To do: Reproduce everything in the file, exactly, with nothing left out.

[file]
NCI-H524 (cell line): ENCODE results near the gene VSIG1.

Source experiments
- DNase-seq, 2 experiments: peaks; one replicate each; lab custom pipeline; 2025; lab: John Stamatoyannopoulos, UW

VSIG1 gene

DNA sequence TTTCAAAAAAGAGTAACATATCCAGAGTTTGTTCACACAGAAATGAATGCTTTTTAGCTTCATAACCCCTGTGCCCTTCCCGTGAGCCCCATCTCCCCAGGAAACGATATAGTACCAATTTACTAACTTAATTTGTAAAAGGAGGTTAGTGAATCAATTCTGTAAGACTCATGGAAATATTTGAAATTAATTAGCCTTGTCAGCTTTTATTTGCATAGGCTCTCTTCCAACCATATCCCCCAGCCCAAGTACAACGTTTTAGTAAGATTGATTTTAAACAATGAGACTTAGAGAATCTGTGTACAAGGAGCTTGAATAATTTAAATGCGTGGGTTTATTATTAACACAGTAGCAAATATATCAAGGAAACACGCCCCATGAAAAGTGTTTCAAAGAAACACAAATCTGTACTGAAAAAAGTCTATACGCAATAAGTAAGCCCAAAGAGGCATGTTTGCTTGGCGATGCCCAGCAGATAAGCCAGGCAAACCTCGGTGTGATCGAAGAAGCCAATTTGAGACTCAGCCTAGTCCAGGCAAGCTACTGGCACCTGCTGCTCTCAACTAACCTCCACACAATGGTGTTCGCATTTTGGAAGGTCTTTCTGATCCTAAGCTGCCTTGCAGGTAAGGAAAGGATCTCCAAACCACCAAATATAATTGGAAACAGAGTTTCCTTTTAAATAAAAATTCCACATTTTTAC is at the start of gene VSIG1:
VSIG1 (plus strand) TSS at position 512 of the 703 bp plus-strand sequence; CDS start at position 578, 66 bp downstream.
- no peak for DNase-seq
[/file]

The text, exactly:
NCI-H524 (cell line): ENCODE results near the gene VSIG1.

Source experiments
- DNase-seq, 2 experiments: peaks; one replicate each; lab custom pipeline; 2025; lab: John Stamatoyannopoulos, UW

VSIG1 gene

DNA sequence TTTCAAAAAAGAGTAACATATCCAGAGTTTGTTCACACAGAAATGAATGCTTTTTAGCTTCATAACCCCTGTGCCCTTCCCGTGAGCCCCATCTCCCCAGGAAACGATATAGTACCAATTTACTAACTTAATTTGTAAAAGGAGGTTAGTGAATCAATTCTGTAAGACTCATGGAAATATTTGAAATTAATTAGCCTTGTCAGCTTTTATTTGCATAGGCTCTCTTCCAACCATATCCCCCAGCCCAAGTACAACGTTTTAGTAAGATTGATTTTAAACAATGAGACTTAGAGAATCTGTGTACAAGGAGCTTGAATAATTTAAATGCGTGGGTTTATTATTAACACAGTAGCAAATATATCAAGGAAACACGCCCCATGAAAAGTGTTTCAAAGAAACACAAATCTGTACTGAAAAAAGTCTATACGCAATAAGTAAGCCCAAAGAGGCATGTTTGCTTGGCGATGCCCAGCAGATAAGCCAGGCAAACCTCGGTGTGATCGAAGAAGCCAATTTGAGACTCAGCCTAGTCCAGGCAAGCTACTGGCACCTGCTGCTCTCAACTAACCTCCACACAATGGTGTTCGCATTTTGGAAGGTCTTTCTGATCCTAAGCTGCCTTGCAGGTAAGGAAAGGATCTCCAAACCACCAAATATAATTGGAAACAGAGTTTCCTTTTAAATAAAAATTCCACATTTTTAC is at the start of gene VSIG1:
VSIG1 (plus strand) TSS at position 512 of the 703 bp plus-strand sequence; CDS start at position 578, 66 bp downstream.
- no peak for DNase-seq